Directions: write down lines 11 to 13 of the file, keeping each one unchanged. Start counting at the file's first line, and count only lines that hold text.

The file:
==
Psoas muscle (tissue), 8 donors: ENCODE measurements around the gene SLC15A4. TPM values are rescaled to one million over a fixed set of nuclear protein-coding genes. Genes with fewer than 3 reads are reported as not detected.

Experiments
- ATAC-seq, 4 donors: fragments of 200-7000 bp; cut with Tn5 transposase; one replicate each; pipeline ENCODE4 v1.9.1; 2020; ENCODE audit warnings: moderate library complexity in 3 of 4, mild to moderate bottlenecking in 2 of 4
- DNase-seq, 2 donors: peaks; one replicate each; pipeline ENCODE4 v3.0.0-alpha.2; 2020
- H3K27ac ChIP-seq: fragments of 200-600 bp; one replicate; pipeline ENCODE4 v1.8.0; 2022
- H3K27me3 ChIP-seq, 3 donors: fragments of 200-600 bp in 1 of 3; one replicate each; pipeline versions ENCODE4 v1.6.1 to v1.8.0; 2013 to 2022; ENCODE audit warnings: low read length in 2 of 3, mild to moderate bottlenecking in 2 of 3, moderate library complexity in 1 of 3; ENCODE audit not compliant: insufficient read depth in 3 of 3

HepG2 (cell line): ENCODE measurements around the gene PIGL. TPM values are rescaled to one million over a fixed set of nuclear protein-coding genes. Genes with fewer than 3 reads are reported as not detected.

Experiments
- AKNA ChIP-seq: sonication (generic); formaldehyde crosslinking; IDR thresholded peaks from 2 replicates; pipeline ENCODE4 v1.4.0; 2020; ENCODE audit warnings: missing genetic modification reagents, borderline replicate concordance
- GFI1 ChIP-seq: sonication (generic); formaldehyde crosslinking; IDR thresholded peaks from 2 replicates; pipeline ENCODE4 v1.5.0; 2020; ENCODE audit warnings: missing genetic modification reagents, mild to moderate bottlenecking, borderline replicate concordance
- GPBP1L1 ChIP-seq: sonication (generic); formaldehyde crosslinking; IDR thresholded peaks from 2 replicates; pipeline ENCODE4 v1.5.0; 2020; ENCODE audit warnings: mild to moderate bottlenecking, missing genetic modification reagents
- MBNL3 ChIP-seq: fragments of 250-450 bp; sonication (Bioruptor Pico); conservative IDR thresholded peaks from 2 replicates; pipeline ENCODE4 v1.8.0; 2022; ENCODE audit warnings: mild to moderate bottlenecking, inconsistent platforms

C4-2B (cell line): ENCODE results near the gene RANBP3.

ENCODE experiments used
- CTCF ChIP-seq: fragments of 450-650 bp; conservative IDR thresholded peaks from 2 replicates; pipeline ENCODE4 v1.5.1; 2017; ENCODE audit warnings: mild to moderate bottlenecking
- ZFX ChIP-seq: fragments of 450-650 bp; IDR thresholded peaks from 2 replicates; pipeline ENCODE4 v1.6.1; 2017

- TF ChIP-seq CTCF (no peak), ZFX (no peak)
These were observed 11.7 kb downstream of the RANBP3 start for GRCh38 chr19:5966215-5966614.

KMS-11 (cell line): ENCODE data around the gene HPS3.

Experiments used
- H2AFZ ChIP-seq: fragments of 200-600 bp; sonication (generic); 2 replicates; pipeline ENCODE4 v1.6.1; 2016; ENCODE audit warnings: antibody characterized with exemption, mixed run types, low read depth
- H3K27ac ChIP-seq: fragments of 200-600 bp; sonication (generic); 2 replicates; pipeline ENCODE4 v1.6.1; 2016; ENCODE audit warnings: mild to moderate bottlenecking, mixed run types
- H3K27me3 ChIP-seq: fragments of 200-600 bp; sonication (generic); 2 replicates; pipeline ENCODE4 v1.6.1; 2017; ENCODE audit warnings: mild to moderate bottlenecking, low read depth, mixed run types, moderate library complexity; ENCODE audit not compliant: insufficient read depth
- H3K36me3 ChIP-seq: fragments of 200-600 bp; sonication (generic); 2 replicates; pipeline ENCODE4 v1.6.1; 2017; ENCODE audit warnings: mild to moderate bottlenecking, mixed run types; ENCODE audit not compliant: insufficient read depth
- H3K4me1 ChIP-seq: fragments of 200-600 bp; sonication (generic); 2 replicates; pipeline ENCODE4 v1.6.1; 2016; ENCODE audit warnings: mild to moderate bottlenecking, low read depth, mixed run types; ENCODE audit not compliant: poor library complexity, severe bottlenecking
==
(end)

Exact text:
- GPBP1L1 ChIP-seq: sonication (generic); formaldehyde crosslinking; IDR thresholded peaks from 2 replicates; pipeline ENCODE4 v1.5.0; 2020; ENCODE audit warnings: mild to moderate bottlenecking, missing genetic modification reagents
- MBNL3 ChIP-seq: fragments of 250-450 bp; sonication (Bioruptor Pico); conservative IDR thresholded peaks from 2 replicates; pipeline ENCODE4 v1.8.0; 2022; ENCODE audit warnings: mild to moderate bottlenecking, inconsistent platforms

C4-2B (cell line): ENCODE results near the gene RANBP3.